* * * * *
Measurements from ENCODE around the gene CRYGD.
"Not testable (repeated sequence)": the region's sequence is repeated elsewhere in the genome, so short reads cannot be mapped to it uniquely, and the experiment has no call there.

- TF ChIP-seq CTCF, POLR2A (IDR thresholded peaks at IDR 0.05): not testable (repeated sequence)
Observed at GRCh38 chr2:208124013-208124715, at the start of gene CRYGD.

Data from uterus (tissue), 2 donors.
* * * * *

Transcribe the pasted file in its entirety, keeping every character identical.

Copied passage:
Measurements from ENCODE around the gene CRYGD.
"Not testable (repeated sequence)": the region's sequence is repeated elsewhere in the genome, so short reads cannot be mapped to it uniquely, and the experiment has no call there.

- TF ChIP-seq CTCF, POLR2A (IDR thresholded peaks at IDR 0.05): not testable (repeated sequence)
Observed at GRCh38 chr2:208124013-208124715, at the start of gene CRYGD.

Data from uterus (tissue), 2 donors.